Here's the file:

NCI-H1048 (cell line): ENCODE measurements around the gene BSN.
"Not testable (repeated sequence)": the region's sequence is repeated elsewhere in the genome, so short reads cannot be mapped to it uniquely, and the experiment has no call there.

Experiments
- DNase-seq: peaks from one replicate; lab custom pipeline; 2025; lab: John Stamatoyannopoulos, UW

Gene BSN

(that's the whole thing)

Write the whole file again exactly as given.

NCI-H1048 (cell line): ENCODE measurements around the gene BSN.
"Not testable (repeated sequence)": the region's sequence is repeated elsewhere in the genome, so short reads cannot be mapped to it uniquely, and the experiment has no call there.

Experiments
- DNase-seq: peaks from one replicate; lab custom pipeline; 2025; lab: John Stamatoyannopoulos, UW

Gene BSN